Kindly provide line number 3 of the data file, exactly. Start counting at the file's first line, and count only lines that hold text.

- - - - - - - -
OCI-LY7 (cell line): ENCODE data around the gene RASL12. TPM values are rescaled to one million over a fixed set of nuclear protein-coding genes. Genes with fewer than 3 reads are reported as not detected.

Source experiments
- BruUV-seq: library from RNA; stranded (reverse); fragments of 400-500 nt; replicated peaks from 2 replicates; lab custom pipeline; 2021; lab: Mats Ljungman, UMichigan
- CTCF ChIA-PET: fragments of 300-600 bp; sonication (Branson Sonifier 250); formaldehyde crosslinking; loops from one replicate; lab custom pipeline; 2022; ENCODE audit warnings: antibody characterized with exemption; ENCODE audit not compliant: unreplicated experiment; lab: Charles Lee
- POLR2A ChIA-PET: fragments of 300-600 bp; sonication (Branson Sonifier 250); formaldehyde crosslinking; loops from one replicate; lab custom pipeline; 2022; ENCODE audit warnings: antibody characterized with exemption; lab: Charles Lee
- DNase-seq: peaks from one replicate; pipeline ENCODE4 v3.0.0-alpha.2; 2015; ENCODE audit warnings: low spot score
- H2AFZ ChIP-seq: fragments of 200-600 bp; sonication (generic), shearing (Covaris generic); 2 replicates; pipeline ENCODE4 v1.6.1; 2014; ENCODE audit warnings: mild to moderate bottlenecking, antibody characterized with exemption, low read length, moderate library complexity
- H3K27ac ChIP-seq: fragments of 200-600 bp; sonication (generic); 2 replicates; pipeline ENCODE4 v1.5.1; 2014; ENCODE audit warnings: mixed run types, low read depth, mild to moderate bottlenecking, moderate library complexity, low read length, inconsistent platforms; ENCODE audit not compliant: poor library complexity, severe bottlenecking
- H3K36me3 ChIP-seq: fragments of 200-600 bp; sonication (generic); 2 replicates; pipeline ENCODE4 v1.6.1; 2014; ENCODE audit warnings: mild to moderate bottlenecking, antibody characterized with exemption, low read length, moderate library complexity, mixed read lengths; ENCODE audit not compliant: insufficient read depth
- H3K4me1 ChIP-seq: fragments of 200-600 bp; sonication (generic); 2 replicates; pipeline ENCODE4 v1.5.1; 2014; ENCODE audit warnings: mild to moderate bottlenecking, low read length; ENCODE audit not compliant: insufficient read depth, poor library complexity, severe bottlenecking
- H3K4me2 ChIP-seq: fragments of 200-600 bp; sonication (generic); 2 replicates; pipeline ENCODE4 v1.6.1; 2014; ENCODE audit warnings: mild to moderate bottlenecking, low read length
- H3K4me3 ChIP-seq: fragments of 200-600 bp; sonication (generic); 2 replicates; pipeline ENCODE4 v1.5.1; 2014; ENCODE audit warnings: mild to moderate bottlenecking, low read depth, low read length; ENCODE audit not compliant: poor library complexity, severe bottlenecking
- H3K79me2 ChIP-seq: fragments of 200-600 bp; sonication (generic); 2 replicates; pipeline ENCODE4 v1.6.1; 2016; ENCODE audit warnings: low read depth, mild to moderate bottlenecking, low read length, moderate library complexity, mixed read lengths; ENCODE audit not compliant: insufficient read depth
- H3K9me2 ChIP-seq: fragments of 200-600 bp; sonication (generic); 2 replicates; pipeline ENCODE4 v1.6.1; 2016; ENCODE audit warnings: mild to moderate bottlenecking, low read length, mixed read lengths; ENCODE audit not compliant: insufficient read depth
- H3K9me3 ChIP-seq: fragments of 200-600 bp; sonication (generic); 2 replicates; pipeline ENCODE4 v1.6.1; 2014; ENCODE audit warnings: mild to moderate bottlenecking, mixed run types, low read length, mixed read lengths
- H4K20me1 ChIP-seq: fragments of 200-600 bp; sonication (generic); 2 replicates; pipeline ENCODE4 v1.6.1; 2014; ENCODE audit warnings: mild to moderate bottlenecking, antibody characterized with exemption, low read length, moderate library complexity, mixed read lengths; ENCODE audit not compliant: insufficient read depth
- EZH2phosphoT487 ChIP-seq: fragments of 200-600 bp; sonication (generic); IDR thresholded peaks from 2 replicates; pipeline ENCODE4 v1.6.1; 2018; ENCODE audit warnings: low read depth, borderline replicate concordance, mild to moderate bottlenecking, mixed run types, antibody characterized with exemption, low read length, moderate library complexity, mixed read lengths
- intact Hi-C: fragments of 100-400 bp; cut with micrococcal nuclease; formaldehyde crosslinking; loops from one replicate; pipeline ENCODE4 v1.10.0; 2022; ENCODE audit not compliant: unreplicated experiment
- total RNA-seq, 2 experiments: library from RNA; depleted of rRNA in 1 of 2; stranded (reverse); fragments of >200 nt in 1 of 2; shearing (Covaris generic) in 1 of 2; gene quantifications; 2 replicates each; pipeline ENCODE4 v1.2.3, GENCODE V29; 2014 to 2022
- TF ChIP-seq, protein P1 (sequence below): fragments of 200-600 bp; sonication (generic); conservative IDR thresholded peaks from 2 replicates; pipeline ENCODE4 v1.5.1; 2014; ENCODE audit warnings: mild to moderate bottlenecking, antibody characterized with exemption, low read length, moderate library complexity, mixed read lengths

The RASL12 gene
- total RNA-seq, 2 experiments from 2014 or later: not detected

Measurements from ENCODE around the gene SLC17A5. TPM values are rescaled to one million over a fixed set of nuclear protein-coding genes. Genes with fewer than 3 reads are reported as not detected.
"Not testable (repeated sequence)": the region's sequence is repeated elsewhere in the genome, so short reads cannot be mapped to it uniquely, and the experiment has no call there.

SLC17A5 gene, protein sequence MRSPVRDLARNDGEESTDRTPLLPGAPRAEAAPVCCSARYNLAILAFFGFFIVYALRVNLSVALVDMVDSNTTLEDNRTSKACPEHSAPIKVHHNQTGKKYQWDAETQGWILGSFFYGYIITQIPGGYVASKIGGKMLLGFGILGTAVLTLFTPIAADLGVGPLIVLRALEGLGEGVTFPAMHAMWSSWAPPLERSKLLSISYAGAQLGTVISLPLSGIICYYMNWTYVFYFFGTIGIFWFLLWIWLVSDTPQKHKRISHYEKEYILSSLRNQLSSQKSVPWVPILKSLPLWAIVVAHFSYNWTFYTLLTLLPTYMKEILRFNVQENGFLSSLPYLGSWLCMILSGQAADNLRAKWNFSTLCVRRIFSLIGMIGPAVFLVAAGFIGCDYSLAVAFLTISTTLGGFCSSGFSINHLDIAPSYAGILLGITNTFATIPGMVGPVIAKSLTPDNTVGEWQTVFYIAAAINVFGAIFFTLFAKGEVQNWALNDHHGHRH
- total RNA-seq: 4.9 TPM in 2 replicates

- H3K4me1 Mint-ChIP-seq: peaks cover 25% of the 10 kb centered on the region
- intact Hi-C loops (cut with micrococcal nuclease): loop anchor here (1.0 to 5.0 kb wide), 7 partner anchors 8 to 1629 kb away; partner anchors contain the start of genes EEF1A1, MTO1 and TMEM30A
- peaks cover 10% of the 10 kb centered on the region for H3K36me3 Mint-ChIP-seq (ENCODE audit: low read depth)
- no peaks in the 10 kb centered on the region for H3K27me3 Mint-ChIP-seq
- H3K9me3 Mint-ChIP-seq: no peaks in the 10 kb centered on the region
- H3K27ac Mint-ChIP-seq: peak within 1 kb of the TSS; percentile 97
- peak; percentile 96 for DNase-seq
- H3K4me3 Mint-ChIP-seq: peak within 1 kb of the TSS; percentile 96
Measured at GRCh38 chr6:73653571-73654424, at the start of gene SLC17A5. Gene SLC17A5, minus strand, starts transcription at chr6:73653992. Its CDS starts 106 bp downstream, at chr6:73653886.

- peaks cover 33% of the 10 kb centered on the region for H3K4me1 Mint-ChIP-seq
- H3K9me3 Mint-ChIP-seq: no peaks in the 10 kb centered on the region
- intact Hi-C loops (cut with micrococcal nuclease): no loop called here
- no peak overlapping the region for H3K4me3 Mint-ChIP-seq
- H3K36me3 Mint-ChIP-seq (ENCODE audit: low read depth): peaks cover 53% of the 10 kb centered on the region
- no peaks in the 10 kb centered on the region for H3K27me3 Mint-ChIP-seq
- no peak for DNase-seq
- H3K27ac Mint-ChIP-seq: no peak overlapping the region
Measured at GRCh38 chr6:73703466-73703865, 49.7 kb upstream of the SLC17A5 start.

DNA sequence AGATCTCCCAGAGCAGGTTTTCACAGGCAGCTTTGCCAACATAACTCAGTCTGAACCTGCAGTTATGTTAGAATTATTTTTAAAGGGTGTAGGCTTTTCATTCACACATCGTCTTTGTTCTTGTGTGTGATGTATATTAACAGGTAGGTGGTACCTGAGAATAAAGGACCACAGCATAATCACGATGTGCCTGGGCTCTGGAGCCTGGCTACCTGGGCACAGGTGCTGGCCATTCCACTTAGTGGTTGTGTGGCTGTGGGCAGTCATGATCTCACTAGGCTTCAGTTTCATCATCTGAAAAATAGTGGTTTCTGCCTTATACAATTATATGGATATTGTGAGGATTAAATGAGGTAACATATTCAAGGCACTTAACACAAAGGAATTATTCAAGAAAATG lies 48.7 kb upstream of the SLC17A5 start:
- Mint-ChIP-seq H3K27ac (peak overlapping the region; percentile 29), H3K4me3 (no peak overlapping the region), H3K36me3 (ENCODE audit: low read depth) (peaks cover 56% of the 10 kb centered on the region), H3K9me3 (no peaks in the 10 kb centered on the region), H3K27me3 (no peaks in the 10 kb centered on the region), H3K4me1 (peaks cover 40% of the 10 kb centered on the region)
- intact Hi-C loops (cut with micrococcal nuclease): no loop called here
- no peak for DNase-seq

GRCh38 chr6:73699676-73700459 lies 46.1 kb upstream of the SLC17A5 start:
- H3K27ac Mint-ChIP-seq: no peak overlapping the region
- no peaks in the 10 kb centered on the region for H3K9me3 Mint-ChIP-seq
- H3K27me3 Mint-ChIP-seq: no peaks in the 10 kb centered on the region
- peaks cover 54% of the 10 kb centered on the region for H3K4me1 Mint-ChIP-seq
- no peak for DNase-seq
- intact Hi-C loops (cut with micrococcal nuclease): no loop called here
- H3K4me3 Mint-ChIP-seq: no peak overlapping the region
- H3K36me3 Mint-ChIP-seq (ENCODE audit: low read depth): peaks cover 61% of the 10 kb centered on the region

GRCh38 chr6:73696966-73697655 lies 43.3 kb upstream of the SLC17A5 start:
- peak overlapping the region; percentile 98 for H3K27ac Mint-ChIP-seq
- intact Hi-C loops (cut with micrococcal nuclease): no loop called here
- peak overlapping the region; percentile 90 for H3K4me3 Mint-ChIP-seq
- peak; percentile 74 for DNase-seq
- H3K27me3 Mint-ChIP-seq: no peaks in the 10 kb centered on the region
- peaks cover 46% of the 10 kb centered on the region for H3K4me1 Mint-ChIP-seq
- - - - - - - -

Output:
- BruUV-seq: library from RNA; stranded (reverse); fragments of 400-500 nt; replicated peaks from 2 replicates; lab custom pipeline; 2021; lab: Mats Ljungman, UMichigan